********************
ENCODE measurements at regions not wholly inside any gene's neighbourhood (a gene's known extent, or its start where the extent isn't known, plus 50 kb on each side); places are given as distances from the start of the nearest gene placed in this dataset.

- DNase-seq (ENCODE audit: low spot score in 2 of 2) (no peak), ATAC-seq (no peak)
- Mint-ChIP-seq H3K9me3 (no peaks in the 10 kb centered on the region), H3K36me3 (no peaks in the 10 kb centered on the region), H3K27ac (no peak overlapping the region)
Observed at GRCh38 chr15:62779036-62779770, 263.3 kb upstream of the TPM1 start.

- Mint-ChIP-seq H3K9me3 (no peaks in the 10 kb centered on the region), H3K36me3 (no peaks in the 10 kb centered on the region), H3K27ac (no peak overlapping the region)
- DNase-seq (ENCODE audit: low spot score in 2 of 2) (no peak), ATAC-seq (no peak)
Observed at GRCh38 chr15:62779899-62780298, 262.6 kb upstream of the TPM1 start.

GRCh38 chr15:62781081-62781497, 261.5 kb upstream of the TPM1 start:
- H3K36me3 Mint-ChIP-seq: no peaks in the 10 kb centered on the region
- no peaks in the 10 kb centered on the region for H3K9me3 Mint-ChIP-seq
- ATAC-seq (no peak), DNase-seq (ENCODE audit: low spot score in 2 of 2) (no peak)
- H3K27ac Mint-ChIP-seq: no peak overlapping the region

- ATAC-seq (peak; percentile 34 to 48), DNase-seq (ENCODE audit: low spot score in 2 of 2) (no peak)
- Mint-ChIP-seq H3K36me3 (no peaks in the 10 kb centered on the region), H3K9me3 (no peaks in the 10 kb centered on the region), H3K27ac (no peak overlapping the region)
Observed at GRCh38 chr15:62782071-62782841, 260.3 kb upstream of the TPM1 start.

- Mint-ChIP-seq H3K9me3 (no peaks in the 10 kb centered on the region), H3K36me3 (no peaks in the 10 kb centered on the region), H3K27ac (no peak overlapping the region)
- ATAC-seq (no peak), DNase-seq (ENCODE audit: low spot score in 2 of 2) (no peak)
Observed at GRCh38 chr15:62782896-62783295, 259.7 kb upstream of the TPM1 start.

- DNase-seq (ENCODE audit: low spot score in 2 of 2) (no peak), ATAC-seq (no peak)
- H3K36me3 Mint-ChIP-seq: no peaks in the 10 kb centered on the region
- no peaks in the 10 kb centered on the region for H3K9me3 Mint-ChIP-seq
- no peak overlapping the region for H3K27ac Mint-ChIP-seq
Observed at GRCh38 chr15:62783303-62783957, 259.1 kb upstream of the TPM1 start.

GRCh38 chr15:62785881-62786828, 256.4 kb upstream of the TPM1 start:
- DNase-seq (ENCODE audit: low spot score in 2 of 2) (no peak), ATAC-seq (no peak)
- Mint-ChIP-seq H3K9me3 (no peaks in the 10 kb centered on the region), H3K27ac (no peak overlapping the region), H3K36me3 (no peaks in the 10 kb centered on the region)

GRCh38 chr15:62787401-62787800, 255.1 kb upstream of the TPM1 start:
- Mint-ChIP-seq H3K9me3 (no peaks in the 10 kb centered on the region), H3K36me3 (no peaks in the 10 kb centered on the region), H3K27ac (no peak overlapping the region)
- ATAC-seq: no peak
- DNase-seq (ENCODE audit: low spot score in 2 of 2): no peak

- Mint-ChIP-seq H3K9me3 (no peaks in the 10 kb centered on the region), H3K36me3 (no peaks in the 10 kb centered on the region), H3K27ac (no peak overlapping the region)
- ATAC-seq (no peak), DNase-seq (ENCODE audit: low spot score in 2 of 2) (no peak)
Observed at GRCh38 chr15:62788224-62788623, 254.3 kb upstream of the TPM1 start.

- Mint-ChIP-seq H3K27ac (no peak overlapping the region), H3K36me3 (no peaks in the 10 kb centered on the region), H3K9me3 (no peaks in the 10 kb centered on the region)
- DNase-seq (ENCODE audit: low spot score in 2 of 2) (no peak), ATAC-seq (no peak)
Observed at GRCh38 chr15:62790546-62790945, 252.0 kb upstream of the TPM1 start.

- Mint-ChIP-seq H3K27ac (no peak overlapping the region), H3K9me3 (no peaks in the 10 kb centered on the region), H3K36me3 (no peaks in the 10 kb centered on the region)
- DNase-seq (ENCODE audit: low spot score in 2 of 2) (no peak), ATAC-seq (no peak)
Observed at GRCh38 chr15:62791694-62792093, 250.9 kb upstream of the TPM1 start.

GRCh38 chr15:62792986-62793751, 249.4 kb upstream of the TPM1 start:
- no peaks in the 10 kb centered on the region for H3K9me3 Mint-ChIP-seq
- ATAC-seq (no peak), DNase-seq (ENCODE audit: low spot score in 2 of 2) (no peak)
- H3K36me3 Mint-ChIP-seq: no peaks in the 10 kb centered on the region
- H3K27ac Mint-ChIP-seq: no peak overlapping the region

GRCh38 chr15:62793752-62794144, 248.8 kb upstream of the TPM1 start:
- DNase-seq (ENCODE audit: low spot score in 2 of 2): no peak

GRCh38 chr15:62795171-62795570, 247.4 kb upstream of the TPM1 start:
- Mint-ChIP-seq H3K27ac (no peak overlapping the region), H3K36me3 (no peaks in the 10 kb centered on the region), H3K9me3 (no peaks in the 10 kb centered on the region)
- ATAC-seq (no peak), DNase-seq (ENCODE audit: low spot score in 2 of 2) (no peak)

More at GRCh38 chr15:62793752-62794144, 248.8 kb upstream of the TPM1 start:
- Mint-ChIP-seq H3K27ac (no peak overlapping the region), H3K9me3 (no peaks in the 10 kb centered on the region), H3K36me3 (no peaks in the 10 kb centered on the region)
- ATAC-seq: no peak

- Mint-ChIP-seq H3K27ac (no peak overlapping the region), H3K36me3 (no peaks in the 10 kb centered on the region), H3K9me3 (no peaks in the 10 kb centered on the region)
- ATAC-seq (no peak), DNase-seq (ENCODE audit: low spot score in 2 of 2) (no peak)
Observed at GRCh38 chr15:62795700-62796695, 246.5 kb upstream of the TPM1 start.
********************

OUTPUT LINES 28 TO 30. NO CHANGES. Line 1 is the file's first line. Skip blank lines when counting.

- Mint-ChIP-seq H3K9me3 (no peaks in the 10 kb centered on the region), H3K36me3 (no peaks in the 10 kb centered on the region), H3K27ac (no peak overlapping the region)
- ATAC-seq: no peak
- DNase-seq (ENCODE audit: low spot score in 2 of 2): no peak